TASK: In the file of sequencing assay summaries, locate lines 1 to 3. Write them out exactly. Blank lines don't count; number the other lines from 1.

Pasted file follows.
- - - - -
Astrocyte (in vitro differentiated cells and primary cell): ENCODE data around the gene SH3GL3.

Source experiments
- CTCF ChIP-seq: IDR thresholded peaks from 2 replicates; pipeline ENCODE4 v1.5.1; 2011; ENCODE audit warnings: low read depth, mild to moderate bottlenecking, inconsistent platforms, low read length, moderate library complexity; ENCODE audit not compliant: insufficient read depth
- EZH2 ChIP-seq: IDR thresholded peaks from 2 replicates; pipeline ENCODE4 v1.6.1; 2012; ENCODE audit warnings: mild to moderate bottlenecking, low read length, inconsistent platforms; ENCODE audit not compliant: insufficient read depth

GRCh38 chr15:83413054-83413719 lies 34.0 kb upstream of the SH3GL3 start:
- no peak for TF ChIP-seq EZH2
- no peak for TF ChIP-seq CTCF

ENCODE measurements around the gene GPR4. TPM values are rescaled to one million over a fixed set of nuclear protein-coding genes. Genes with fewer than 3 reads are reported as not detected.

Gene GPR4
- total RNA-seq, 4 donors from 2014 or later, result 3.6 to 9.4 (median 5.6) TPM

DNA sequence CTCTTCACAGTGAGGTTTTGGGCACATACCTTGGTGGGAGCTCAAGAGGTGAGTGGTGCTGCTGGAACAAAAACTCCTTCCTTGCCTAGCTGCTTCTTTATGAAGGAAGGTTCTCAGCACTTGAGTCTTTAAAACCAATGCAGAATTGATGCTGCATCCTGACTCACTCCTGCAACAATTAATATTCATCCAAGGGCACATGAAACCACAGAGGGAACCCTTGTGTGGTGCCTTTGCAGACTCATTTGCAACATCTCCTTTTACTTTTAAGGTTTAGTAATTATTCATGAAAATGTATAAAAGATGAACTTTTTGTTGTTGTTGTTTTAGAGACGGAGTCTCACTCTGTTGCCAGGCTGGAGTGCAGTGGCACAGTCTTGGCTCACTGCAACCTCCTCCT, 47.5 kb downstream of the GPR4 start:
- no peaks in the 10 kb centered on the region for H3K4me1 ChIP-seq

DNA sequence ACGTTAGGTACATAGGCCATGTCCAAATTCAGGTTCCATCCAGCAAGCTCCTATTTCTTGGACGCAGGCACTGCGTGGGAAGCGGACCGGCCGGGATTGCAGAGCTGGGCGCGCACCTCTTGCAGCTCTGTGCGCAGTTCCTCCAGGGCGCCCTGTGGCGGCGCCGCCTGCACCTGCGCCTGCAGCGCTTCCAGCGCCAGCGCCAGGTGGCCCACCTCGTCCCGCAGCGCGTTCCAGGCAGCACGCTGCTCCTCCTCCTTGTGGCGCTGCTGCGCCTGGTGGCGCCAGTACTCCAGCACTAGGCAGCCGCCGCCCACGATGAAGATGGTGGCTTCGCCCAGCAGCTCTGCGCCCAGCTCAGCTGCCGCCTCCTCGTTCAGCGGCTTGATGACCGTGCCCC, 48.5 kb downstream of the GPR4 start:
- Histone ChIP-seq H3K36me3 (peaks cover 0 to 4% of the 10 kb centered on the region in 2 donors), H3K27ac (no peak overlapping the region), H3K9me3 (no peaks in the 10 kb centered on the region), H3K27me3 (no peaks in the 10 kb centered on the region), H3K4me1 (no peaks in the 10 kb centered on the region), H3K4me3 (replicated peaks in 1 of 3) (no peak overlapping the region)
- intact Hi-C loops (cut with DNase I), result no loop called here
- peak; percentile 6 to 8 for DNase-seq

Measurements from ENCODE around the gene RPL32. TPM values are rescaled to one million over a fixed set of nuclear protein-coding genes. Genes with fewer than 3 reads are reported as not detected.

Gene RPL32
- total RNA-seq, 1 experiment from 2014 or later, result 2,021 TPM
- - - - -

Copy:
Astrocyte (in vitro differentiated cells and primary cell): ENCODE data around the gene SH3GL3.

Source experiments
- CTCF ChIP-seq: IDR thresholded peaks from 2 replicates; pipeline ENCODE4 v1.5.1; 2011; ENCODE audit warnings: low read depth, mild to moderate bottlenecking, inconsistent platforms, low read length, moderate library complexity; ENCODE audit not compliant: insufficient read depth